by Nathan Go
It seems that every year, a few applicants manage to get admitted to a handful of programs, begging the question whether the process is as random as one might initially think.
* Lillian Li *
Here are the things about me that you could glean from a quick glimpse at my search history:
I hurt my calf kickboxing and I want to do something about it. I have a crush on my kickboxing instructor and I maybe want to do something about it. I am learning how to cook quinoa. I have finished only a fraction of my taxes. I don’t know if I have health insurance. I am still learning how to cook quinoa.
* Kevin Haworth *
Many of my beginning fiction students believe that once they’ve figured out the ending to a story, they are ready to begin writing. But those of us with more experience know the traps involved in that kind of thinking. Writing toward a preconceived ending—writing deterministically, in other words—can help you finish a draft. But it can just as quickly lead to airless, overly managed stories. Only by opening up the story, again and again, can we really find its territory. Probabilistic fiction, so to speak.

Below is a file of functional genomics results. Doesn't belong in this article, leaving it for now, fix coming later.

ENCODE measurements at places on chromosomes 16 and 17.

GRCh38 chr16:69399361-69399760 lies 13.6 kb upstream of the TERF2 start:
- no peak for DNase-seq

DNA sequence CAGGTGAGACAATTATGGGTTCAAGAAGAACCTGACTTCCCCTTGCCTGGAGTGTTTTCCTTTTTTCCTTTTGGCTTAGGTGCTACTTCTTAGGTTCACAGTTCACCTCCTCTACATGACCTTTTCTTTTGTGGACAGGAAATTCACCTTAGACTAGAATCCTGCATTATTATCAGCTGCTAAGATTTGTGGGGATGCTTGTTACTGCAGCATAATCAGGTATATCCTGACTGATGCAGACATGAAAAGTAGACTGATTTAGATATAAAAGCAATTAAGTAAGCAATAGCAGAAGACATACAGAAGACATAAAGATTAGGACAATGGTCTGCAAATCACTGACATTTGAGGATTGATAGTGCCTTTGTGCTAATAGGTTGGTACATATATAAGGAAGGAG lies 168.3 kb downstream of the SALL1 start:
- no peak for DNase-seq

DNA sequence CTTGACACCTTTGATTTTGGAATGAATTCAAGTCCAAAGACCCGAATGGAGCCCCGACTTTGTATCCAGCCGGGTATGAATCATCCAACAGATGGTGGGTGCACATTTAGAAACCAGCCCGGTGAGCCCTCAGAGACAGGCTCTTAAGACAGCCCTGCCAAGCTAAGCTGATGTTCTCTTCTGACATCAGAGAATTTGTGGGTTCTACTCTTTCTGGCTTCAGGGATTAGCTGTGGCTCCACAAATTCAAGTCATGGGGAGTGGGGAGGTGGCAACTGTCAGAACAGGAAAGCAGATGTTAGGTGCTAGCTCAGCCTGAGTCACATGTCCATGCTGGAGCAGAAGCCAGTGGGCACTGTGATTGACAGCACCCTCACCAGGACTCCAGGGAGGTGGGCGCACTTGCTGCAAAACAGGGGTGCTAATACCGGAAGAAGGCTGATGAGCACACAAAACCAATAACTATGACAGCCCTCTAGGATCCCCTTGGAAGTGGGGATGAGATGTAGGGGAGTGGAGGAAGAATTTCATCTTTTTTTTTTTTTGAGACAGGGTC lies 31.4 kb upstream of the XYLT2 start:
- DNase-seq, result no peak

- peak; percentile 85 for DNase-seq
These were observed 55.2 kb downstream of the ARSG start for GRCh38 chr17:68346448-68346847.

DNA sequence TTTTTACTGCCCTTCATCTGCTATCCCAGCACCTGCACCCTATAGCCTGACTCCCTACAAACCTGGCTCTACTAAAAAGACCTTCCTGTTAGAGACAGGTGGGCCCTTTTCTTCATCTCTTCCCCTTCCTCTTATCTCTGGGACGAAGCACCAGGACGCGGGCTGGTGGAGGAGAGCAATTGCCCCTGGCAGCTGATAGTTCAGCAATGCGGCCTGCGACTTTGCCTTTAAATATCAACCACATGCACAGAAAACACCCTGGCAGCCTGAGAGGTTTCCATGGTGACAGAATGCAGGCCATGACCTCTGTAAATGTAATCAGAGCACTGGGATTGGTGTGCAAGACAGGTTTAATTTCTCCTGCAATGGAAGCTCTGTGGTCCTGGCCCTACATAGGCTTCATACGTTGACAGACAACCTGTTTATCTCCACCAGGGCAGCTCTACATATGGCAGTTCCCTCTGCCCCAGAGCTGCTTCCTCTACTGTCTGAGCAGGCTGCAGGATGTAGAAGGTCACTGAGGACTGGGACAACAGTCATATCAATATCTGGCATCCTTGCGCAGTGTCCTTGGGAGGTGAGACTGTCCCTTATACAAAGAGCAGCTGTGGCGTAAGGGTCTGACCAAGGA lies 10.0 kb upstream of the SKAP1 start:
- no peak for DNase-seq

Jerry Dennis looks at the history of confining birds, Zhanna Slor comments on her family, Brenda Hood comments on hers, Stefanie Wortman discovers her namesake’s life in the Warsaw Ghetto and beyond, Mukund Belliappa explores the coolie experience in the former British Empire, Josh Lambert reviews books on the history of publishing.
Poetry by Rachel Morgenstern-Clarren, Kyle McCord, Alison Prine, Jack Ridl, Jennifer Sperry Steinorth, Elizabeth Schmuhl, Kara Van De Graaf, Cindy Veach, Sara Wallace.
Fiction by Dariel Suarez, Rachel Groves, Katherine L. Hester, Victoria Lancelotta.
* fiction by Courtney Sender, excerpted from MQR 53:2, Spring 2014 * Look, the truth of the way of the world is that David loves Moira enough to move to the middle of Nothing, England, for her, and Moira doesn’t love David enough to pick up the goddamned phone.
All David wants to do is warn her: